(US-NHu Rare Ma.21. W.632). SeeSources of lute music, §7.
American firm of organ builders. It was founded as Wicks Organ Co. in 1906 by the brothers Louis J. Wick (1869–1936), Adolph Aloys Wick (1873–1943), and John Frank Wick (1881–1948), who had built their first organ in Highland, Illinois, in 1899, while Louis and John were working as watch makers and Adolph as a cabinet maker. While their first organs employed mechanical or tubular-pneumatic action, the firm developed and patented a direct-electric action in 1914 which, unlike the electro-pneumatic actions used by most other builders of the period, opened the individual pipe valves without pneumatic assistance. Refinements of this action, which facilitates the unification or duplexing of small organs, were patented in 1922 and 1929. The Wicks Organ Co. has continued to use this form of action and has always done a brisk trade in small ‘stock’ organs as well as medium and large instruments. John Henry Wick (1912–40) and Martin M. Wick (b 1919), sons of John Frank, entered the firm, Martin becoming president in 1948. John Sperling was appointed tonal director in 1957. Technical innovations include the first large-scale use of transistorized switching (1960s) and ‘opti-key’ switching (1990s). The firm's most important instruments include those in Temple Beth El, Detroit (1935), Sacred Heart Cathedral, Rochester, New York (1966), the First United Methodist Church, Peoria, Illinois (1977), Morehouse College, Atlanta, Georgia (1982), and the First Baptist Church, Memphis (1986).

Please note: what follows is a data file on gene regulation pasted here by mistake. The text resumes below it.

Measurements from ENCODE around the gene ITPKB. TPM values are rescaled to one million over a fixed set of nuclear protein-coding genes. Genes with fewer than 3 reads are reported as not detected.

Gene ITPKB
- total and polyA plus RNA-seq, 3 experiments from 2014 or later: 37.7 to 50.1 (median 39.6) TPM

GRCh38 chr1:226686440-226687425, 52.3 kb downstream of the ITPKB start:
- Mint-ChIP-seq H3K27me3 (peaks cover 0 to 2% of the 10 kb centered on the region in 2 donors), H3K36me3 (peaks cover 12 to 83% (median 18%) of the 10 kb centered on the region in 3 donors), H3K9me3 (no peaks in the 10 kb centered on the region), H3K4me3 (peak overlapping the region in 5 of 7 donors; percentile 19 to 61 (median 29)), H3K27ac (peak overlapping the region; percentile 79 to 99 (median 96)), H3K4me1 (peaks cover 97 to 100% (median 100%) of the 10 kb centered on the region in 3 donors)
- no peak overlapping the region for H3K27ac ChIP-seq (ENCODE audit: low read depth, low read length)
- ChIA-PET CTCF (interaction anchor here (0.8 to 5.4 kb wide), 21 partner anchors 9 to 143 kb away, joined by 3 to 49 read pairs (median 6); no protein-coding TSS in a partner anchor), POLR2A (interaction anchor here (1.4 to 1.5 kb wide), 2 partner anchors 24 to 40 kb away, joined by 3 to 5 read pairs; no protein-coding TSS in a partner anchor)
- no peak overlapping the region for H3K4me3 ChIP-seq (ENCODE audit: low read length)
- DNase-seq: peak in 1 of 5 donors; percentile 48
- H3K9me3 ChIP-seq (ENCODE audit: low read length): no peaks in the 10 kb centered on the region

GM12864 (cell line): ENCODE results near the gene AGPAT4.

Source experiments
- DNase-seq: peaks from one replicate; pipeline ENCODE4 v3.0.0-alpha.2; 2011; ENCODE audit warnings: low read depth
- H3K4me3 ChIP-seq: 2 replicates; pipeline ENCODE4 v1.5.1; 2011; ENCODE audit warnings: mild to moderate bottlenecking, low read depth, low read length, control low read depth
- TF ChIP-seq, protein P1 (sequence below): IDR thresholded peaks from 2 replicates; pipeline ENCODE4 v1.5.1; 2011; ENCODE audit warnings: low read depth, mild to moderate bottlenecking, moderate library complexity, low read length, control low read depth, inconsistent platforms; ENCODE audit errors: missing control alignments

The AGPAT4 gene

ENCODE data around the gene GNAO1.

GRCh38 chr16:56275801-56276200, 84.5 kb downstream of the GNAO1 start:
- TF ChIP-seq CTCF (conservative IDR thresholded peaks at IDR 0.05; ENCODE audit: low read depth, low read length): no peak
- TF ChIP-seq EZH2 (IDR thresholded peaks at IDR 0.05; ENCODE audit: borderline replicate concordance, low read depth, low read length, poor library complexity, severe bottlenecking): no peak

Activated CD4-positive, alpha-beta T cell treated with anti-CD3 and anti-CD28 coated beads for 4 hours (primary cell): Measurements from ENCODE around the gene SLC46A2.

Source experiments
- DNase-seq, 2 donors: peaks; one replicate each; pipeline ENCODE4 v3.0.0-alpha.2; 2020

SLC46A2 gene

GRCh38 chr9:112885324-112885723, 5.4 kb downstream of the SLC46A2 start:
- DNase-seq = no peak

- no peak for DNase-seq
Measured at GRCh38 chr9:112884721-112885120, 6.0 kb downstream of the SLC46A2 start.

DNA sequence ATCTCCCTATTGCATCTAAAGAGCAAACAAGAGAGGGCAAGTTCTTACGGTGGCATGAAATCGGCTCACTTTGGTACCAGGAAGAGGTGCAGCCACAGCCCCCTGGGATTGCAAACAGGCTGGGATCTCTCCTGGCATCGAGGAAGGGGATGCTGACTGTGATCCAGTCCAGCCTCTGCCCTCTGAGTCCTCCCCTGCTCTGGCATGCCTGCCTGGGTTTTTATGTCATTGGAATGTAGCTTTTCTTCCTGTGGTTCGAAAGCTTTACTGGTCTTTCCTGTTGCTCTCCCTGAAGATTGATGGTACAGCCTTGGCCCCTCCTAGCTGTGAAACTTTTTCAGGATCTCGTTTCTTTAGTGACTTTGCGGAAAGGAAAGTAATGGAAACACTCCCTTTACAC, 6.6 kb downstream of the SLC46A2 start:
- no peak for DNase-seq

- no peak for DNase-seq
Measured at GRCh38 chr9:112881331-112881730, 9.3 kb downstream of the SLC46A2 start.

W.H.Barnes: The Contemporary American Organ (Glen Rock, NJ, 8/1964)
O.Ochse: The History of the Organ in the United States (Bloomington, IN, 1975)
M.W.Perin: ‘The Wicks Organ Co.’, American Organist, xxiii/2 (1989), 56–8
K.W.Capelle and M.W.Haberer: ‘Martin M. Wick’, American Organist, xxvii/3 (1993), 67–8
Wicks, (Edward) Allan
(b Harden, Yorks., 6 June 1923). English organist and choirmaster. The son of a clergyman, he studied with Thomas Armstrong at Christ Church, Oxford, where he was organ scholar. He took the MA and FRCO after war service. He became sub-organist of York Minster in 1947, organist of Manchester Cathedral in 1954 and organist of Canterbury Cathedral in 1961, retiring in 1988 at the conclusion of that year's Lambeth Conference. A highly popular recitalist, possessed of a fine technique, his wide-ranging recital programmes included first performances of works by British composers including Peter Maxwell Davies, Iain Hamilton and Malcolm Williamson, and he made several tours of the USA and Europe. He had exceptional power to communicate excitement whether as an organist, conductor or orator, and his Canterbury choir performed with a rare freshness and spontaneity; his service lists were adventurous and progressive without being eccentric, the music of Alan Ridout appearing regularly alongside Bach motets and other works not often then tackled by British cathedral choirs. He collaborated with Christopher Dearnley (organist of St Paul's Cathedral) in composing strong, simple music for the Anglican Series 3 rite for Holy Communion. He received the Lambeth degree of MusD in 1974 and an honorary DMus from the University of Kent in 1985, and was made a CBE in 1988.
Wicumbe, W. de.
SeeWycombe, W. de.